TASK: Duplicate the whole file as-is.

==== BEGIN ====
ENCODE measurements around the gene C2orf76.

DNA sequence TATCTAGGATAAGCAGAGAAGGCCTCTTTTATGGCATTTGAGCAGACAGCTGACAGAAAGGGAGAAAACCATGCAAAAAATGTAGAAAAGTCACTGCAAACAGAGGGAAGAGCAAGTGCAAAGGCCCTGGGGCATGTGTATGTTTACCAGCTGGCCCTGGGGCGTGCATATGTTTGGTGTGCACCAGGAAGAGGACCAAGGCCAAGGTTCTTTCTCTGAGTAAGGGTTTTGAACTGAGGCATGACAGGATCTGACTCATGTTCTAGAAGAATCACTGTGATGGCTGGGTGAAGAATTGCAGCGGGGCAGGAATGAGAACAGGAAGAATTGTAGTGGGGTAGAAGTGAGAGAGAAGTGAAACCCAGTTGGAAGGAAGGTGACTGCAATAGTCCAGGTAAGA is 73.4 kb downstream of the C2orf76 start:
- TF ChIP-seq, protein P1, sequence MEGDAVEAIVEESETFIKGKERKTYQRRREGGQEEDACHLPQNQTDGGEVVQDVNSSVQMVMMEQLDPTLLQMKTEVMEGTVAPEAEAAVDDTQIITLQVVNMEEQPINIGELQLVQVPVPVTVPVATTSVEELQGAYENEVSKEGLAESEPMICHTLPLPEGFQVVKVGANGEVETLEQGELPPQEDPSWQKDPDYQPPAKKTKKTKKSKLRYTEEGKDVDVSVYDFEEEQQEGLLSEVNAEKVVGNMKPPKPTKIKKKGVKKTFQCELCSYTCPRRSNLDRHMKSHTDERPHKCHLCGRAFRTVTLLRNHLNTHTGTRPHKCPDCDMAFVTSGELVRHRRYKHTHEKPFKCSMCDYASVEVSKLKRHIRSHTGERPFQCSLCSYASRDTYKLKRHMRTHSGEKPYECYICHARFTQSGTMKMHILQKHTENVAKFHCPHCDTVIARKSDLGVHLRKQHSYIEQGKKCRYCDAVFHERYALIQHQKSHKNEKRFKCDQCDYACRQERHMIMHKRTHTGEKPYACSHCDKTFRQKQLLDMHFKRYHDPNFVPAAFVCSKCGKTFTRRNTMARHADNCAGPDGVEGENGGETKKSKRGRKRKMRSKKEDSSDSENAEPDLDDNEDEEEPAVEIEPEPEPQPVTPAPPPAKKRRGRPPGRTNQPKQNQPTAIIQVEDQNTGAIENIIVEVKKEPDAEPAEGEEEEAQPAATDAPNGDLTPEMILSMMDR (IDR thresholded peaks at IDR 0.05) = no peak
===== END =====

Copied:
ENCODE measurements around the gene C2orf76.

DNA sequence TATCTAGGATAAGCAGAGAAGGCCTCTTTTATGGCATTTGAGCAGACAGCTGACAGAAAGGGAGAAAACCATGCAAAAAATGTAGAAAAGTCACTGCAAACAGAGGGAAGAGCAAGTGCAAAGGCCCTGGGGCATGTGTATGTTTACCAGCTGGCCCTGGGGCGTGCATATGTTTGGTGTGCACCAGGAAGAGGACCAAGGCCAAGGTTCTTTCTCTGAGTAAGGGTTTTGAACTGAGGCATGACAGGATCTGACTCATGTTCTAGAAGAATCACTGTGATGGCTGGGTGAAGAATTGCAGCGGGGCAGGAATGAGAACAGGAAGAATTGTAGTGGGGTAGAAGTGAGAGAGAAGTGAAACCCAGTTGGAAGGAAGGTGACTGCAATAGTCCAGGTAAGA is 73.4 kb downstream of the C2orf76 start:
- TF ChIP-seq, protein P1, sequence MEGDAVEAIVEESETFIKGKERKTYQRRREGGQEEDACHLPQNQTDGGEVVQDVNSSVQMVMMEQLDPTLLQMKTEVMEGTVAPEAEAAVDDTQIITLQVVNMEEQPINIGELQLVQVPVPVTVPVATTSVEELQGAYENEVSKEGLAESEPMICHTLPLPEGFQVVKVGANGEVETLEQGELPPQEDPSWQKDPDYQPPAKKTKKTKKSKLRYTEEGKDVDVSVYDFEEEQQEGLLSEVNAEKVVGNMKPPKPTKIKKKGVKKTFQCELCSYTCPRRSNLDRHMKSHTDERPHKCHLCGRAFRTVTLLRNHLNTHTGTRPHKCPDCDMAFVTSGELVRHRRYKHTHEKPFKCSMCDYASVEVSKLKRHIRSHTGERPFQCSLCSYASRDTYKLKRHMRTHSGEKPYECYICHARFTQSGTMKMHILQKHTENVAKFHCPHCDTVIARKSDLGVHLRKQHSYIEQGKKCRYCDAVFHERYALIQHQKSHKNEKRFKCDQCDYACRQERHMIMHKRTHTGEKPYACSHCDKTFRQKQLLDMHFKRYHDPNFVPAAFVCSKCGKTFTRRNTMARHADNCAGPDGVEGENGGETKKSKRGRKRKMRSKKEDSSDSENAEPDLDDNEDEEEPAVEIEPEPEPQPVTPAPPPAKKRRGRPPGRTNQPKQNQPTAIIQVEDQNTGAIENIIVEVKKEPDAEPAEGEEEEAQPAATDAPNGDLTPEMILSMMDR (IDR thresholded peaks at IDR 0.05) = no peak